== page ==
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To: jiggyboy
Well, the rate of return people expected on subprime ARMs was a fantasy to begin with - you can't make money loaning to deadbeats, and "subprime" is just financial PC-speak for "deadbeat".

If they didn't do the fix, bankers would not have received 10% returns on loans at nosebleed prices to deadbeats. The deadbeats would just hand them the keys to the house, and the banks would unload them. The industry rule of thumb is that anything that touches foreclosure loses 15% of its value just in transaction costs. Since the prices themselves are make-believe to the tune of another 20, 30, 50%, the paper was worth, realistically, as little as 35 cents on the dollar. The lower tranches of repackaged ones were worthless.

Instead keep people paying 4 or 5%, and they are worth more like 75 cents on the dollar.

The real losers are those who did not ride the house bubble up, and anyone trying to get a house transaction done. Nosebleed make believe prices are incompatible with transaction volume. Prices will be propped up and any adjustment slowed down - and as a result, nobody's house is going to sell for oh maybe three year or so after listing. (For 20% less, even then).

Orderly liquidation and a return to rational pricing are what was needed. Instead we get a "freeze". Which will help the banks, but leave capital grossly misallocation - and stationary.

28 posted on 12/06/2007 8:22:38 AM PST by JasonC
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To: jiggyboy

What’s the rate of return if they foreclose on thousands of houses in a down market?

Probably less than it will be under this plan.


29 posted on 12/06/2007 8:23:19 AM PST by RockinRight (Rumors of Fred Thompson's death have been greatly exaggerated.)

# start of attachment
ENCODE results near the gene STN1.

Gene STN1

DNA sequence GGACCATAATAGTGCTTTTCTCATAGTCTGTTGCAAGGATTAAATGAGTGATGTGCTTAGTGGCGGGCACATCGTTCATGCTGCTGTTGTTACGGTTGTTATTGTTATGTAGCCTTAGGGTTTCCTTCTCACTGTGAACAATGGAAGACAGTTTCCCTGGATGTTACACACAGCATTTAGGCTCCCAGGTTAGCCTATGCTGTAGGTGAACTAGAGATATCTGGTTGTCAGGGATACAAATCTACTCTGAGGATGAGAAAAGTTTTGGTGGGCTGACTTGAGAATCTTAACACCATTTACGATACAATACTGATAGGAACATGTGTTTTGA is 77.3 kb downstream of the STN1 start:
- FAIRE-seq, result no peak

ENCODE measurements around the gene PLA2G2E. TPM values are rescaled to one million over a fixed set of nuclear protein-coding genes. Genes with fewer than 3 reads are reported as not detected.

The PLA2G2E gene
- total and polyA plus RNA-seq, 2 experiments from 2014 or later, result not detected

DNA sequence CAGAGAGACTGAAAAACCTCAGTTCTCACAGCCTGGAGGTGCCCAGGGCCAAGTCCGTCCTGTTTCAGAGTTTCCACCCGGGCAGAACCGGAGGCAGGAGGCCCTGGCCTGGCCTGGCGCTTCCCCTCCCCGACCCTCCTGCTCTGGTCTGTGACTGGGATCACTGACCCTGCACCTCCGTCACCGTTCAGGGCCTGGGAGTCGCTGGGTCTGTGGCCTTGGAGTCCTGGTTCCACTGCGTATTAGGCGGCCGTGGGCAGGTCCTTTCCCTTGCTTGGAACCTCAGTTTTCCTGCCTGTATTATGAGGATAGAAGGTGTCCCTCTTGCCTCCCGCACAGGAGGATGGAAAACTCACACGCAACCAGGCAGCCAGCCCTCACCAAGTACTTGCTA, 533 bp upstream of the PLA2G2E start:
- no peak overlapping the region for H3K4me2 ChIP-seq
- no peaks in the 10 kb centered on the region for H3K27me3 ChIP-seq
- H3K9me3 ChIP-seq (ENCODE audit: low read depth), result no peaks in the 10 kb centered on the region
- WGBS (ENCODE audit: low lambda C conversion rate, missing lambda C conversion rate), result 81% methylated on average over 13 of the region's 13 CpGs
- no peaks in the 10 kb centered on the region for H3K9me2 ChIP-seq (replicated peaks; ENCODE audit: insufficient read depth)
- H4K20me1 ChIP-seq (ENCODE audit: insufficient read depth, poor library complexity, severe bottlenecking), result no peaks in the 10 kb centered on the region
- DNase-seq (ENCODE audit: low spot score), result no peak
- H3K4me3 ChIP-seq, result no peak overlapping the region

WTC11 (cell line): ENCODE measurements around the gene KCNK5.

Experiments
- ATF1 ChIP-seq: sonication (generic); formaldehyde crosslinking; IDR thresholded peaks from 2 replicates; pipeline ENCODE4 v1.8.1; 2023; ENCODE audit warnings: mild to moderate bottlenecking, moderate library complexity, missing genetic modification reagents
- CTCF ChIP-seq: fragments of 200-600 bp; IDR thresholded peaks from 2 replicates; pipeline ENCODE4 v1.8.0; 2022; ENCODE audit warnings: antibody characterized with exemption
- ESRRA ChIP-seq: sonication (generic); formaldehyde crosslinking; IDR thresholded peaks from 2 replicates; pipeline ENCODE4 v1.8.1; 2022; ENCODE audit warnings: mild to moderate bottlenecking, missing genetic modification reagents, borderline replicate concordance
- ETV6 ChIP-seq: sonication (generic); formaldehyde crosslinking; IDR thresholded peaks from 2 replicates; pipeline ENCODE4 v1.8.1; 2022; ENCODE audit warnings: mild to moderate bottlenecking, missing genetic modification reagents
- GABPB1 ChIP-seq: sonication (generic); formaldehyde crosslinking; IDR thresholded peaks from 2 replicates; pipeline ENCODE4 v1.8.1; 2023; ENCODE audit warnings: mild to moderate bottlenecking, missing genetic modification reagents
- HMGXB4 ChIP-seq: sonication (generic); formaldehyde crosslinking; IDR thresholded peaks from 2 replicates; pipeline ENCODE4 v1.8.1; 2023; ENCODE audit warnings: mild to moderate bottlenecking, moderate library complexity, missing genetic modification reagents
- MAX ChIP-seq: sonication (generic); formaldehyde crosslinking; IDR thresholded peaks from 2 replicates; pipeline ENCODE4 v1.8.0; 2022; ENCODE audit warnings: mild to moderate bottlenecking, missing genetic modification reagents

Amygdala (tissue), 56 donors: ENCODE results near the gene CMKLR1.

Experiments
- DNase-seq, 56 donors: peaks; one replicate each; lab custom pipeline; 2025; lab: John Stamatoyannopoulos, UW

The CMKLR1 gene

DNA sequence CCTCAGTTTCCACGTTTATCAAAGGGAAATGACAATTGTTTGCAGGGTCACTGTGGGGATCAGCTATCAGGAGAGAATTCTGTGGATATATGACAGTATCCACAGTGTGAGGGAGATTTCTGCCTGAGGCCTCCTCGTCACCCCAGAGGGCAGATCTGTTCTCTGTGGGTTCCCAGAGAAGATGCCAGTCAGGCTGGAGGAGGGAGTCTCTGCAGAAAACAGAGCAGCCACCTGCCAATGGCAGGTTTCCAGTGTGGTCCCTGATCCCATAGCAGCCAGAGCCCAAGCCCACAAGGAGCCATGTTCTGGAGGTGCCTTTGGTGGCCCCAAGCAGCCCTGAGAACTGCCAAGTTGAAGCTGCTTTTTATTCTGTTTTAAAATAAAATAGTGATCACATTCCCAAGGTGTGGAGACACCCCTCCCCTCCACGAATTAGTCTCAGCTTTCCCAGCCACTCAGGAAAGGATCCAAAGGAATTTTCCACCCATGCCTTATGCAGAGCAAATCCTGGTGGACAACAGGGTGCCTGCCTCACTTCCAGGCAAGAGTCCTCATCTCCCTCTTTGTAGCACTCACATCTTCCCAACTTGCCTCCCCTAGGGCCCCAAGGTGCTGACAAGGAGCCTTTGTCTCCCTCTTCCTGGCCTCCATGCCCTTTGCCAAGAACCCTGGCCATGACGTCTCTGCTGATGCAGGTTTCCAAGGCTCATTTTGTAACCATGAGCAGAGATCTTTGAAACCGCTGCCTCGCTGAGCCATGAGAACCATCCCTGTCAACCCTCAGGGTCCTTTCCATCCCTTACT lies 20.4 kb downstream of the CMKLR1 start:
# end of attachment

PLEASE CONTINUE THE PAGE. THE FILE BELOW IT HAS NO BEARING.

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To: RockinRight

Ok.


30 posted on 12/06/2007 8:24:32 AM PST by svcw (There is no plan B.)
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To: ProtectOurFreedom

Actually, I did read the thread and noticed exactly what you pointed out.

But that is not really the point I’m trying to make. To politicize this in any way is a bad idea, period. A bad idea is a bad idea no matter what side of the aisle it comes from. And if the Dems do come up with a good idea (which I agree is rare), then they should be applauded for same.

I personally think that the political model has failed us. A large amount of the bad legislation that came about happened during a Republican congress. Nafta, Gatt, etc.

Anyone who adheres to the idea (all Dems are deluded, all Republicans are honest warriors) is being played like a cheap fiddle.

We need something better. We need a better measure of whether government is doing it’s job. We’ve payed billions of dollars for OSHA, etc, and now we just import our lead from the Chinese. The border is NONEXISTENT!! Education... education... let’s not even go there. :-(

We need ideas. We need people to be honest. We need ATTAINABLE goals.
We don’t need bigger government. We don’t need more cops with tasers.

/rant off


31 posted on 12/06/2007 8:25:51 AM PST by djf (Send Fred some bread! Not a whole loaf, a slice or two will do!)
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To: JasonC

Prices are already down because CURRENT financing standards are a lot tighter, regardless of what is done here.

All this does is extend the start rate on about 25% of the subprime ARMs in the market...if this applied to EVERY ARM then I’d share your concerns.


32 posted on 12/06/2007 8:27:49 AM PST by RockinRight (Rumors of Fred Thompson's death have been greatly exaggerated.)
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To: tiki

Foreclosures would do the same thing and cost a LOT more money to the banks than this will.


33 posted on 12/06/2007 8:28:19 AM PST by RockinRight (Rumors of Fred Thompson's death have been greatly exaggerated.)
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To: RockinRight
Losses to whom?

Any house forced out of weak hands and sold for a low price, eventually gets owned by somebody. The real value of the house does not change. The return to a future buyer goes down in exact proportion to that of any existing deadbeat owner or his banker's, going up. That part is a straight wealth transfer from future buyers to current owners.